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Oscilloscopes, 5th Edition by Ian Hickman

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8
Oscilloscopes for special
purposes
It would be very difficult, indeed quite impossible, to design an
oscilloscope suitable for all the very wide range of uses to which
this most versatile of electronic instruments is put. Consequently
there is and always will be a wide variety of oscilloscopes, each
aimed primarily at its own particular field of application.
Of course a mainframe plus plug-in approach permits one
oscilloscope (plus a cupboard full of plug-ins) to cover a wide
variety of uses, but this format is confined to medium and large
oscilloscopes. The mainframe will be either an analogue-only
scope, or offer storage facilities, nowadays invariably digital
storage as manufacturers no longer offer oscilloscopes using the
type of storage tube described in Chapter 11. A non-storage scope
may be cheaper than a DSO of comparable
single shot
bandwidth,
though the price differential is decreasing steadily. But first let us
consider the smaller, simpler, specialized instruments.
Small portable scopes
Being such versatile instruments, oscilloscopes often get used in
inaccessible places, down a hole in the ground, for example, or at
the top of a pole. Here, a small, light instrument, powered from
internal batteries, has obvious advantages. Figures 8.1 to 8.4
show a selection of such instruments, some powered from
internal primary ('dry') batteries and some from internal second-
ary (rechargeable) batteries. Often the latter variety incorporates
a mains-powered battery charger, and depending on the make
and model it may also be possible when mains is available to use
the oscilloscope whilst simultaneously recharging the battery for
later portable use.
Figure 8.5 shows another eminently portable oscilloscope, the
Fluke 'ScopeMeter'| model 123 with a 20 MHz bandwidth. The
instrument also doubles as a dual input recorder, and as two 5000
counts true-rms digital multimeters. An optically isolated RS-232
150 Oscilloscopes
Figure 8.1 Tile Hitachi V-209 20MHz dual trace portable oscilloscope operates
fronl its internal battery pack, external 12 V d.c. or 90-260 V a.c. mains supply
(courtesy Thurlby-Thandar Lid)
interface is provided, and the instrument is safety certified to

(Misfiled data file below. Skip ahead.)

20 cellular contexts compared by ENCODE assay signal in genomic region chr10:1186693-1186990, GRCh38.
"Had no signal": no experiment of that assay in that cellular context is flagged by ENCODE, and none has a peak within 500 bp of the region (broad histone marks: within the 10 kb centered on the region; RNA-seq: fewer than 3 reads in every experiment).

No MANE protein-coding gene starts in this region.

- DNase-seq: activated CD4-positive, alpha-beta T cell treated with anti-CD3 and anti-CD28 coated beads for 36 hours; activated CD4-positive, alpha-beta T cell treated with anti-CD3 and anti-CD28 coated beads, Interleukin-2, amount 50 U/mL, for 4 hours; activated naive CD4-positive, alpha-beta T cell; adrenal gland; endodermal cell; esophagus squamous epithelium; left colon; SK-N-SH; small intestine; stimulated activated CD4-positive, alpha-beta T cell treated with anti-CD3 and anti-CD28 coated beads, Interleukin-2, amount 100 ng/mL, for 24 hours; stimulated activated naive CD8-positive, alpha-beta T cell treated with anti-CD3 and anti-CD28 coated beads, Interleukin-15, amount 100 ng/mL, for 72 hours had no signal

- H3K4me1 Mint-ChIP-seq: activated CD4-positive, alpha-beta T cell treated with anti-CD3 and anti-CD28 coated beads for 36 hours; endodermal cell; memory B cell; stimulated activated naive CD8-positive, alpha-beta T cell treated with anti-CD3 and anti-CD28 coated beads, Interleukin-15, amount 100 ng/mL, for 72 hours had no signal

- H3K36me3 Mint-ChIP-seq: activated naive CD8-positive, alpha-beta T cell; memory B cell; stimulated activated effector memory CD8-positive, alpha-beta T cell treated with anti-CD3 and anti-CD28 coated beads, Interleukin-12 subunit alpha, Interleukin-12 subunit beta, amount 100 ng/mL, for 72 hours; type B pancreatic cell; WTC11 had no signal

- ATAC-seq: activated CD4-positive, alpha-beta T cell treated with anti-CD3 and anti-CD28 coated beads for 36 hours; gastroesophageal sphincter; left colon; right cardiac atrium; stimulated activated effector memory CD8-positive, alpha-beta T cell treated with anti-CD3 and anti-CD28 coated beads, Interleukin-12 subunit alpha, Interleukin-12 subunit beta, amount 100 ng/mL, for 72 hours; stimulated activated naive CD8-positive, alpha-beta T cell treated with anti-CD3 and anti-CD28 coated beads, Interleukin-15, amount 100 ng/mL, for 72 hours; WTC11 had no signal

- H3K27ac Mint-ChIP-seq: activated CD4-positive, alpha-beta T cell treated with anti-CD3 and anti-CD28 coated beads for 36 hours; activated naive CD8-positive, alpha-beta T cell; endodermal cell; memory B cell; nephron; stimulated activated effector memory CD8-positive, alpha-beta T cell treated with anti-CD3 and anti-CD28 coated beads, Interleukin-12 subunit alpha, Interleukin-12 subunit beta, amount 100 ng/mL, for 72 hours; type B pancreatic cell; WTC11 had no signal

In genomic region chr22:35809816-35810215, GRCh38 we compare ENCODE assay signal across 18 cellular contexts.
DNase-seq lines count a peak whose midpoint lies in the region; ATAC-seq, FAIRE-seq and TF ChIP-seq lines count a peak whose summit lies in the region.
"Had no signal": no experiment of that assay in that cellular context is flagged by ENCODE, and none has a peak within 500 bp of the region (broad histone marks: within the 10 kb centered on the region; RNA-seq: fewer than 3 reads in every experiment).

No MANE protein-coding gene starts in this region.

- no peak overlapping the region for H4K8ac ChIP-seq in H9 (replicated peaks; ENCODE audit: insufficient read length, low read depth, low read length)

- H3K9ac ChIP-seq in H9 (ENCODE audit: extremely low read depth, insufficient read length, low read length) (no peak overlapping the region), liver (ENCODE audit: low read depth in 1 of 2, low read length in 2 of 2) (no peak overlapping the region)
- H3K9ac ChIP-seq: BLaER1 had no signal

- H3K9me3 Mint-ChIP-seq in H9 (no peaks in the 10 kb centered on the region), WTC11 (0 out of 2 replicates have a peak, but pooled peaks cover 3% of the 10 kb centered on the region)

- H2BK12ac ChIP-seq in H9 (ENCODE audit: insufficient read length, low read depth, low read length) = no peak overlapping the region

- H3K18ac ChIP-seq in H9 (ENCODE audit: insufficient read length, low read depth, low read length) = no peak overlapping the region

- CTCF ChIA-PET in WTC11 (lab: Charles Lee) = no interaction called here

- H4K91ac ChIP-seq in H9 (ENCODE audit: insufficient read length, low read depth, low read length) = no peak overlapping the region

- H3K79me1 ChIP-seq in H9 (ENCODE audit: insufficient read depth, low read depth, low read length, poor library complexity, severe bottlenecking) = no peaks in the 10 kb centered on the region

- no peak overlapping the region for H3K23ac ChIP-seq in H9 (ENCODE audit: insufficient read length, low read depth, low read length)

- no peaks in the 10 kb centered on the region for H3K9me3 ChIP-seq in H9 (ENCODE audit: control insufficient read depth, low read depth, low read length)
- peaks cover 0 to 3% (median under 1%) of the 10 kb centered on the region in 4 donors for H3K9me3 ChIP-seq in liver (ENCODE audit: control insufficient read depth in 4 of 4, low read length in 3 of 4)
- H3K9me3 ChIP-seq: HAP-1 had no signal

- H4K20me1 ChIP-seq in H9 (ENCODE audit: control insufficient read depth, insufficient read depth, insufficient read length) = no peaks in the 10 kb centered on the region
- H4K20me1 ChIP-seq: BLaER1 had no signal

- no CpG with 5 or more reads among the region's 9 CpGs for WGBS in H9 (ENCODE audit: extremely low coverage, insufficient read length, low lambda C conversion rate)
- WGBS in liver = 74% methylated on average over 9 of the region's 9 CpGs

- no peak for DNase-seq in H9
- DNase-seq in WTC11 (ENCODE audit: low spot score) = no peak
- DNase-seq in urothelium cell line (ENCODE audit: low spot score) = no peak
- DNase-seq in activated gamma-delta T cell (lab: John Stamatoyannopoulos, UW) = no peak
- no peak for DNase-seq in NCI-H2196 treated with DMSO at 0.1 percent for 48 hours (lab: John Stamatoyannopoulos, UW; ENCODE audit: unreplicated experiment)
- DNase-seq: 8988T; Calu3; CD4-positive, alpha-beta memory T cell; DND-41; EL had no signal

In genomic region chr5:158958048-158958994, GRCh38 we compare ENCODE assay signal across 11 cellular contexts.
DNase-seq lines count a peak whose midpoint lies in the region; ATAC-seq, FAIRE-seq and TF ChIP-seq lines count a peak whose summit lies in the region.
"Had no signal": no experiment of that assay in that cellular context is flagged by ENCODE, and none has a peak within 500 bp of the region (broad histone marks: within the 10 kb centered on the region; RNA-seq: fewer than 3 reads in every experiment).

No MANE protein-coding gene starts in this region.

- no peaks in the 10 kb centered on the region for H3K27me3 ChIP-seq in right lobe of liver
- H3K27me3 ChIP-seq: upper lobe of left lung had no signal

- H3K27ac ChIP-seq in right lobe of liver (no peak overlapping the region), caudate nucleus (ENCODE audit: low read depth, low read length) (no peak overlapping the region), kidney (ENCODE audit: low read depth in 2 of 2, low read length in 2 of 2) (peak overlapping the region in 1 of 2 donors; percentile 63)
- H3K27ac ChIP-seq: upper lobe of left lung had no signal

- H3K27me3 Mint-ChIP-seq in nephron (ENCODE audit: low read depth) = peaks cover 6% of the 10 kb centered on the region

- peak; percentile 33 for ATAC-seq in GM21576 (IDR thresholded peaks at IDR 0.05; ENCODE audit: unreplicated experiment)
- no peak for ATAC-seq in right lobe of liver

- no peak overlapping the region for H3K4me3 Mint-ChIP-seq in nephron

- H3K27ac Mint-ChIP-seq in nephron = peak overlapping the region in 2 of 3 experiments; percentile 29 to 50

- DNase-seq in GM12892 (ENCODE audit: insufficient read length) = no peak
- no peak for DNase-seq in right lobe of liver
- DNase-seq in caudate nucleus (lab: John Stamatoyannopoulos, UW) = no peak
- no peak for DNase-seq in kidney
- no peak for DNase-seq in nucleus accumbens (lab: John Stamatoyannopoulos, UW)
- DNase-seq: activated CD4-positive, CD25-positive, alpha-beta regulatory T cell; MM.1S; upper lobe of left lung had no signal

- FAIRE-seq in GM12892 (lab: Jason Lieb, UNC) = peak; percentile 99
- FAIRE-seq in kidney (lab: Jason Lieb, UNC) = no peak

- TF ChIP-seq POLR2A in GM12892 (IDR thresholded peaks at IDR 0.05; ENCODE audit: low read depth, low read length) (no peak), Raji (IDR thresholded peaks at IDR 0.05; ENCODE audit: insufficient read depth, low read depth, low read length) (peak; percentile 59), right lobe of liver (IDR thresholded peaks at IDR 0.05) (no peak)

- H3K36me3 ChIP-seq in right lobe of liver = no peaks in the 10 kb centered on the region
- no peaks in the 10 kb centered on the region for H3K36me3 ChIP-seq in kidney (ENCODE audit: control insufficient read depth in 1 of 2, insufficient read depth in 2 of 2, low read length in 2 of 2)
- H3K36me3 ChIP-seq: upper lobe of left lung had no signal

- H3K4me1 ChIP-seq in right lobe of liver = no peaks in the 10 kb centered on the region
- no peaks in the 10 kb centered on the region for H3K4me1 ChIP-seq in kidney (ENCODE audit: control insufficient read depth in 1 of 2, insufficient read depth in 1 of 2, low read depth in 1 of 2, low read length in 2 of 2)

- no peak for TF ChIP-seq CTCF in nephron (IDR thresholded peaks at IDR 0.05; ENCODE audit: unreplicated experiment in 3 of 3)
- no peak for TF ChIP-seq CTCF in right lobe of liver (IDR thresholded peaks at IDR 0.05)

600 V CAT III level. A line powered adapter/battery charger is
included, but - while weighing in at just 1.2 kg- the model 123
provides 5 hours' portable mains-free operation from its internal
NiCad batteries. Other models in the range include the Scope-
Meter@ 199, with two input channels each having a maximum
digitizing rate of 2.5 Gs/s. This provides a 200MHz bandwidth
without resort to sine interpolation. For less demanding applica-
tions, the range also includes 100 MHz and 60 MHz models.
Oscilloscopes for special purposes 151
Figure 8.2 The ADC200 is a PC-based 'virtual oscilloscope', connecting to the
host personal computer via a parallel port. A different port (LPT2, say) from the
printer's LPT1 is a good idea. Advanced trigger modes, such as 'save to disk on
trigger, with time and date stamp', help track down intermittent faults. Three
models, with maximum sampling rates of 20, 50 and 100Ms/s, are available: all
provide 8 bit resolution. (Reproduced by courtesy of pico Technology Ltd)
Educational scopes
There is one category of oscilloscope, however, where high
performance is not so important a consideration. Much more
important in a scope for the educational market are simplicity of
operation, low cost and, above all, safety. Few oscilloscope
manufacturers specifically address this market, being content with
the hope (often forlorn) that the lowest price model in their range
will pick up some educational sales. One of the few manufacturers
with a product truly designed from the ground up for this
particular market is Metrix. Figure 2.3 shows their model OX71
'Didascope', so named from its didactic connotations. From the
point of view of the parameters most important in a high-
performance scope, its specification is very modest- just a single
channel with 5 MHz bandwidth at a highest sensitivity of 50 mV/
division. However, in view of its intended sphere of operation, it is
double insulated (making it suitable for floating measurements)
and meets safety specification EN61010 (IEC 1010-1 ), class II. For
ease of operation, automatic triggering is available and the
instrument even offers XY operation and Z modulation.

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